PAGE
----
By Zoe Brennan

Daily Mail 1087673/How-cowardly-war-correspondent-wound-battl e-reality-TV-judges.html
Nov 20 2008

Among the graceful and lithe professional dancers, he stood out like
a sore thumb. So what drove this chubby, retired political pundit -
who last captured the public's imagination when he was 'handbagged'
by Margaret Thatcher as she lost her grip on power in 1990 - to
venture into the world of reality television?

Maybe the answer lies in a complicated childhood during which his
father Ernest, a Church of England curate, had an affair with an
Armenian nurse.

When it ended, Sergeant's parents reached an agreement to stay together
for ten years for the sake of their three children, after which they
would be free to remarry.

The family settled in the idyllic Oxfordshire village of Great Tew,
where the errant reverend was made vicar.

At the age of 11, John was sent to a minor public school. He
recalled: 'I did not like its rather rough combination of bullying
and homosexuality.' Two years later, his parents' ten-year agreement
ran out and they separated. Young John was sent to England's most
expensive school, Millfield in Somerset.

Once more an outsider, he says: 'At my first evening meal I was
surprised to find that I was the only person on my table capable of
cutting slices from a loaf of bread.

'I was sitting between a boy worth a million pounds in his own right
and another worth half a million pounds more. I had 30 shillings, or
£1.50, to spend each term.' He once met the young heiress Christina
Onassis, a prospective student, touring the grounds.

He remembers his mother parking the family's battered Ford Popular
next to the lines of Bentleys and Jaguars, and recalled: 'I wanted
to curl up and die.' After winning a place at Oxford, John threw
himself into the student comedy scene alongside Michael Palin (later
of Monty Python fame).

He was spotted by an unlikely talent scout: a young Jeffrey Archer,
who offered to be his agent. Sergeant - probably wisely - declined.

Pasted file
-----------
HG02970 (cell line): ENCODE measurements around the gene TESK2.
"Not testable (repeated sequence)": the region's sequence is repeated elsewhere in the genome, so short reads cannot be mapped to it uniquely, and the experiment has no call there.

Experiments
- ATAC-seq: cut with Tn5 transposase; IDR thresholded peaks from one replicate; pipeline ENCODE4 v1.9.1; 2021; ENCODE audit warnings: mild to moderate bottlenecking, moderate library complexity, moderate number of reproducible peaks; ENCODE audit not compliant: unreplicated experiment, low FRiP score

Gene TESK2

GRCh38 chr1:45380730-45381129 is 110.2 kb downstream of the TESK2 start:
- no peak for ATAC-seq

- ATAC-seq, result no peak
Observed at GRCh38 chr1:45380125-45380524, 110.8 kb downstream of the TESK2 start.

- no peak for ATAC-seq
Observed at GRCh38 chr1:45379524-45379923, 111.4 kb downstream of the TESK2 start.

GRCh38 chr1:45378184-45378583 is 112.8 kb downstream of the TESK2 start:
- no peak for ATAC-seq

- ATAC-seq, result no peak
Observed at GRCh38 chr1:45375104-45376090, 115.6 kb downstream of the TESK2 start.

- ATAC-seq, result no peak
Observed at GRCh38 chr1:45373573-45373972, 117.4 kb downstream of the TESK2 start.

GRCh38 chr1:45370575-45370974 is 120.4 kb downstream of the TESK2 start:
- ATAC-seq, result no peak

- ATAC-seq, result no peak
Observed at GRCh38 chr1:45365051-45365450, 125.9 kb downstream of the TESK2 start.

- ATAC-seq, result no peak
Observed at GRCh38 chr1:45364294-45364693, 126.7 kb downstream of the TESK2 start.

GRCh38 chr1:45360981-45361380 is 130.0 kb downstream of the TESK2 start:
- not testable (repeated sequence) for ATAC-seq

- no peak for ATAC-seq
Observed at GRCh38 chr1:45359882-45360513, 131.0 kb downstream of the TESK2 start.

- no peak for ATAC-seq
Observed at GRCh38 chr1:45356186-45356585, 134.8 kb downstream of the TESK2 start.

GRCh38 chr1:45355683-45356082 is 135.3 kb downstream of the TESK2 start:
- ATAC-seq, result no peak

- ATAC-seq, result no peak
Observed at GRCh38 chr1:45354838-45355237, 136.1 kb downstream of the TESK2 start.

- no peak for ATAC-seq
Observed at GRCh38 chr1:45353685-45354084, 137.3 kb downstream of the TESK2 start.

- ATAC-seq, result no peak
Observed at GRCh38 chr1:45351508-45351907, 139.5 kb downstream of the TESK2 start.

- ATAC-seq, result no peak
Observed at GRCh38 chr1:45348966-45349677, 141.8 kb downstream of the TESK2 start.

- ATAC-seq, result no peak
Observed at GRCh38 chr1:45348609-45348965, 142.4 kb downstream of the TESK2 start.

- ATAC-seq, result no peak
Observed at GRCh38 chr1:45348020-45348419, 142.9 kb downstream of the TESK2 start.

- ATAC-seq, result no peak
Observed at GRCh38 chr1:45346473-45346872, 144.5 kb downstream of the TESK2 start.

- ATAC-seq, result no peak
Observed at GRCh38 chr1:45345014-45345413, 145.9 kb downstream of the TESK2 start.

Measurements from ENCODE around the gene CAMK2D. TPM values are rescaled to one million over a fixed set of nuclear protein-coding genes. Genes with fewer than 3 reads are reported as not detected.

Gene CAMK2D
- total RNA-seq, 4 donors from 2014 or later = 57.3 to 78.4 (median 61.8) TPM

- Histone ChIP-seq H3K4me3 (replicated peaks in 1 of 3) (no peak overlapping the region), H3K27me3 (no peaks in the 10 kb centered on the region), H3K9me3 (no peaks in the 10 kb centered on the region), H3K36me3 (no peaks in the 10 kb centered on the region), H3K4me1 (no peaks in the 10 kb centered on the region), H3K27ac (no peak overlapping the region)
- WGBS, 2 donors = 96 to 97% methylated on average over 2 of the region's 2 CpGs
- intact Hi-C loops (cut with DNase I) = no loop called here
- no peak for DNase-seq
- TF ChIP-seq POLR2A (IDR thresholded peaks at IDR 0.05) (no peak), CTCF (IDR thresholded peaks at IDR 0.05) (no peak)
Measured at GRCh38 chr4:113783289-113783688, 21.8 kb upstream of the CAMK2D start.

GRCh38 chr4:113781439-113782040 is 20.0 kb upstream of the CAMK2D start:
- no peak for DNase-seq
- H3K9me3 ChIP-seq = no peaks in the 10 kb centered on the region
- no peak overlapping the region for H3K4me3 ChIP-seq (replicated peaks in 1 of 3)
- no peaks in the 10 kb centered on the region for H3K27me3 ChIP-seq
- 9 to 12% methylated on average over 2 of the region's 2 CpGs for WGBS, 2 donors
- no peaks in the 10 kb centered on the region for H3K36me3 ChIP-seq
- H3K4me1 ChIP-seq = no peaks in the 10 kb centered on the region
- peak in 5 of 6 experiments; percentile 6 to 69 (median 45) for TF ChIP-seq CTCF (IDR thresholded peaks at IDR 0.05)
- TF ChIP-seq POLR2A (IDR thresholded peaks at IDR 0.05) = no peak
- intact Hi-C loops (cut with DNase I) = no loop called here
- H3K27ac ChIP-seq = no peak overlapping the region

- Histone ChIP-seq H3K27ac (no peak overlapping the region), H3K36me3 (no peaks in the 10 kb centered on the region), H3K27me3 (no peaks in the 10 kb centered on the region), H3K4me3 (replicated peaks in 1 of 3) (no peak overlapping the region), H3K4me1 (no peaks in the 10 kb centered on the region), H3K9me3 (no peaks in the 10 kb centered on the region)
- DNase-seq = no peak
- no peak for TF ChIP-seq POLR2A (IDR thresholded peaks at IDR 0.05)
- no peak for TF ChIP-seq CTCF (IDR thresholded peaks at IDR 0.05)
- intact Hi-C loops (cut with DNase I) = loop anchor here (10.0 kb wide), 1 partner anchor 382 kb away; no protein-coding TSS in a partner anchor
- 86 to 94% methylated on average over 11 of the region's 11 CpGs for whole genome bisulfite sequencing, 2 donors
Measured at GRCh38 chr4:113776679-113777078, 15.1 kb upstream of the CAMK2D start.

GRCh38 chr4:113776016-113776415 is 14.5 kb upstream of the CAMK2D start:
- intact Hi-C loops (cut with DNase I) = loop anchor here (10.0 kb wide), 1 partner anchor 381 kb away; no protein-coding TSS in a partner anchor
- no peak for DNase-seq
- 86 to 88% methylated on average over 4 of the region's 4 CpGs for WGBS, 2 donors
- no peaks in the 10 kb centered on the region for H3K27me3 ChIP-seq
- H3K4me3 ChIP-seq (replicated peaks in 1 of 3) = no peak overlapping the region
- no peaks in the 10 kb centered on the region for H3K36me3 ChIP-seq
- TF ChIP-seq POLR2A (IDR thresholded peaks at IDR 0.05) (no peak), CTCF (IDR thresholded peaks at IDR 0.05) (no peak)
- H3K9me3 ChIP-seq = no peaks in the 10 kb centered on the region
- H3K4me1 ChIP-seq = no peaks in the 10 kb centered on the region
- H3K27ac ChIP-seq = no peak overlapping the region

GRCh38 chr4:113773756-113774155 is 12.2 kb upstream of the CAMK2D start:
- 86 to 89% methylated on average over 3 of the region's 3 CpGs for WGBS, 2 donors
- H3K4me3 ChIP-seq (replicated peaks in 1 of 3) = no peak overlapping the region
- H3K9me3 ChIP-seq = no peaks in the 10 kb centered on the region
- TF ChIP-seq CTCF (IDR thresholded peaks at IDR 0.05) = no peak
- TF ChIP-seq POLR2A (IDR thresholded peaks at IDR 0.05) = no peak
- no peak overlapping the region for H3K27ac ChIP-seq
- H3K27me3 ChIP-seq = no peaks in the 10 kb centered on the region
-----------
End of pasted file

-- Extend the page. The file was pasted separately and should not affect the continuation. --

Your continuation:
After university, he met the playwright Alan Bennett, who gave him
a part on his BBC comedy series.

When he suffered a nose-bleed during one skit, he learned a lesson
he employed to great effect in his television career - not least on
Strictly Come Dancing.

He says: 'Not for the first time, I realised that an audience likes
nothing better than to see something go wrong.'

After his comedy career fizzled out, Sergeant got a job as a trainee
on the Liverpool Daily Post & Echo. There he met his future wife,
Mary, whom he describes as 'the rock of my life'.

It was at this time that Sergeant began to develop his rather
buffoonish persona, making a career of appearing bewildered.

He says: 'The reporter as victim may not seem a credible role, but it
used to produce dividends. It was surprising how people were prepared
to help if they thought you were completely out of your depth.'
Handbagged by Mrs T: John Sergeant has gone from war correspondent
to a publicly-adored character on Strictly Come Dancing

The couple moved to London, where Sergeant got a job at the BBC, and
Mary began teaching. During a 30-year career with the corporation,
he covered conflicts including Vietnam and Northern Ireland.

In Cyprus, after being taken hostage for 33 hours at gunpoint in 1974,
Sergeant lost his nerve. A fellow-BBC reporter, later noticing his
reluctance to place his life in danger, harangued him in front of
colleagues saying: 'This man is a coward'.

Sergeant realised his war correspondent career was over, saying:
'I was extremely frightened', and he became a political reporter for
the BBC at Westminster.

In 1984, he managed to sleep through the Brighton bomb at the
Conservative Party conference, and was scooped by a rival. In 1990,
he was on the steps of the British Embassy in Paris when news
came through of a disastrous setback for Mrs Thatcher in the Tory
leadership contest.

He insisted that the Premier would remain ensconced in the building -
unaware that she was bearing down on him at speed, to the delight of
13million viewers and the horror of BBC technicians.

Back in the studio, newsreader Peter Sissons shouted: 'John, she's
behind you' - but his earpiece had failed.

Mrs Thatcher grabbed the microphone and announced that she would
fight on, giving the hapless Sergeant an unexpected exclusive.

After leaving the BBC for ITN, he embarked on a late career in comedy,
appearing to great plaudits on Have I Got News For You.

And so his unlikely love affair with celebrity began - propelling
him eventually to take centre stage on Strictly Come Dancing.


From: Emil Lazarian | Ararat NewsPress